Complex systems do not move in a linear fashion. They do not evolve - or devolve for that matter - in equal steps. History seems to stand still until suddenly the latent potential erupts and evolution surges ahead. Likewise, the status quo prevails until one more instance causes an implosion. The foundations grew all along, they just weren't recognisable at the time.

Is there a 'final straw' in the West's case? Just as the Otoom mind model predicted the mess in Iraq and Afghanistan, the riots in France, and the difficulties in so many Pacific Island states, here too it has something to say.

More of this later.

Monday 26 November 2007

And now for the future

For Australians this week marks the beginning of changed times. A couple of days ago the Australian Labor Party with its leader Kevin Rudd was elected.
The label ‘historic’ has been used a lot during those hours. Over eleven years of conservative government unseated by a massive swing; only three hours after the polling booths closed in the east (although Queensland doesn’t have summer time) the outcome was already becoming clear. For the first time since 1908 a man from Queensland became prime minister. First time for a female deputy. First time federal and state governments being Labor. The second time a prime minister not only loosing his office but also his seat in parliament.
Quite a few commentators may say, “I told you so”; take that as you will. But certain signs were there - the reference to future themes by the winners, not really matched by the other side or not at all. A feeling the incumbents being out of touch, of not really understanding the concerns expressed by many.
So here we are, and the nation is ready.
As usual there are numerous local issues, but the big picture cannot be overlooked. Climate change, our Middle Eastern entanglement, peak oil - these are not just background scenery, they are very much in the foreground as they determine our own and everybody else’s life on this planet.
And this is where Otoom comes in. The model’s predictive power has been proven many times (just go through the Parallels pages) and right now Australian politics follows a typical branching pattern of complex systems, a bifurcation if you will.
When minds open to new perceptions, that in itself is a pattern which becomes a functional template for more. Times are changing, in the large and the small, and the clock is ticking for many.

Sunday 18 November 2007

Complexity: the Law vs Nature

During the past week two events took place, independent of each other yet connected in a more profound sense.

First came the release of a report by Dr Graeme Pearman and the Climate Adaptation Science and Policy Initiative at the University of Melbourne. Evidence of Accelerated Climate Change warns that the predictions made by the Intergovernmental Panel on Climate Change are too conservative. More comprehensive data from both polar regions show that an ice-free Arctic Ocean might not occur between 2050 to 2100 but much earlier. Rises in sea levels have also been underestimated.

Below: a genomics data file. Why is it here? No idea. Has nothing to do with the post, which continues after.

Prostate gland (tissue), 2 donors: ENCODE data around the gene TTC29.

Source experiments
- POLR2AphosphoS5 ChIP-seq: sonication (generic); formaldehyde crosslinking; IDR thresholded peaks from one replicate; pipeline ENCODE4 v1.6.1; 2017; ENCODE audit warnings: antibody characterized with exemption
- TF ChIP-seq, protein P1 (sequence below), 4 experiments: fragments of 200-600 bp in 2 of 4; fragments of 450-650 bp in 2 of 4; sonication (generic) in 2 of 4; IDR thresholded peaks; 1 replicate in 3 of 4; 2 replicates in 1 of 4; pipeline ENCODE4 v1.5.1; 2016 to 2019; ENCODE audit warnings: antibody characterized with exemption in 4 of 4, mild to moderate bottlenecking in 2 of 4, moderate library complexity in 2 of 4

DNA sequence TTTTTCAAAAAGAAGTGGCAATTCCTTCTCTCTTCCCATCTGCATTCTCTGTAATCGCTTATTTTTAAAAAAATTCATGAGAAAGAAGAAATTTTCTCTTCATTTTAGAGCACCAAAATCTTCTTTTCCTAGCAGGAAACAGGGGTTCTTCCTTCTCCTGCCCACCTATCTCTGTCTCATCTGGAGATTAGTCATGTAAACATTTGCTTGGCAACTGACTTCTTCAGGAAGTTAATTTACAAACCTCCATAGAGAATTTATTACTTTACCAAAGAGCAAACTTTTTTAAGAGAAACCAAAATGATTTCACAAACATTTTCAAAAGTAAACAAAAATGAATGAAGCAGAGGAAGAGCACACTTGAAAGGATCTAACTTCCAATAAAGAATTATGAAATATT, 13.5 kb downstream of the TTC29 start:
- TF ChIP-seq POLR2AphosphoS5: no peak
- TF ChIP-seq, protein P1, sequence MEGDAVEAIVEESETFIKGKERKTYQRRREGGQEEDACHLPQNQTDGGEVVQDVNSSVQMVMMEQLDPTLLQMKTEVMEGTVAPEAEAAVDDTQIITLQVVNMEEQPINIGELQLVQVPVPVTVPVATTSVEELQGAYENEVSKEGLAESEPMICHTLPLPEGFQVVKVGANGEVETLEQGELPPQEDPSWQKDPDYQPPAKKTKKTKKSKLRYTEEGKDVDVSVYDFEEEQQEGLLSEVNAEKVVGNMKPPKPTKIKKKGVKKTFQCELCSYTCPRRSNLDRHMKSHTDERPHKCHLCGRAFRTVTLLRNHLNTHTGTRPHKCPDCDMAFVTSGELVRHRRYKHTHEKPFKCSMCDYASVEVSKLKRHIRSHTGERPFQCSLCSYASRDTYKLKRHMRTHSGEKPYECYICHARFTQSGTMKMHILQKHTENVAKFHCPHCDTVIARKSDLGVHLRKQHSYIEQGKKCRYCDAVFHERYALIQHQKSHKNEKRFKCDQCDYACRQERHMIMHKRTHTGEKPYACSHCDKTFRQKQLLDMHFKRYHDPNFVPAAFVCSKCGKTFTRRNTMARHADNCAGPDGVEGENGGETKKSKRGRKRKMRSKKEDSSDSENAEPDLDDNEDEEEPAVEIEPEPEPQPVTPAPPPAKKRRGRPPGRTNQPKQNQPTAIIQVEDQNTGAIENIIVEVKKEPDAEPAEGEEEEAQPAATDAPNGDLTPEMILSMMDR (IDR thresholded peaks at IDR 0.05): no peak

On Friday Professor Justice Michael Kirby, one of Australia's seven High Court judges and a strong defender of human rights, gave a lecture, Fundamental Human Rights and Religious Apostasy. His main example was the case of a woman in Malaysia who wanted to leave her original religion Islam and now become registered as a Christian. Being a Muslim country eventually the High Court there decided against her, pointing out that although the constitution guarantees religious freedom, for an individual to choose leaving Islam was not permissible. Clearly, the notion of freedom of choice was not part of the wider interpretation when starting from the concept of religious freedom.

The evidence of climate change rides on an increasingly comprehensive picture emerging from the ongoing analysis of a multitude of data. The more information we have the more accurate our perception can be. Despite the opposition from so many quarters the urgency to act locally and globally becomes more and more pressing. The world of our grand children will be vastly different from what the human race has become used to, but at the very least the data necessary for a productive response are accessible.

Compare that to the situation in a religion-dominated society, where on one hand the few judicial parameters are visible but on the other do not encompass the far more complex mind set programmed by its belief system. For a Westerner the conclusion reached by the majority of the Malaysian High Court judges (two Muslims ruled against the appellant and one Christian decided in her favour) seems extraordinary, but such is the effect of a diffuse and pervasive mental landscape that almost anything is possible when an overriding compulsion demands it.

Much has been written and proclaimed in the context of human rights. Religious freedom is usually interpreted as the right to practise some belief, but rarely does that include the freedom from religion. A belief prospers when supported by an ideology, spiritual or secular, and no matter what its source has a profound effect on the cognitive processes under its guise.

Whether a challenge confronts an individual, a society, or an entire planet, productive solutions cannot be found if the steps taken have to rely on obscure and ill-defined notions.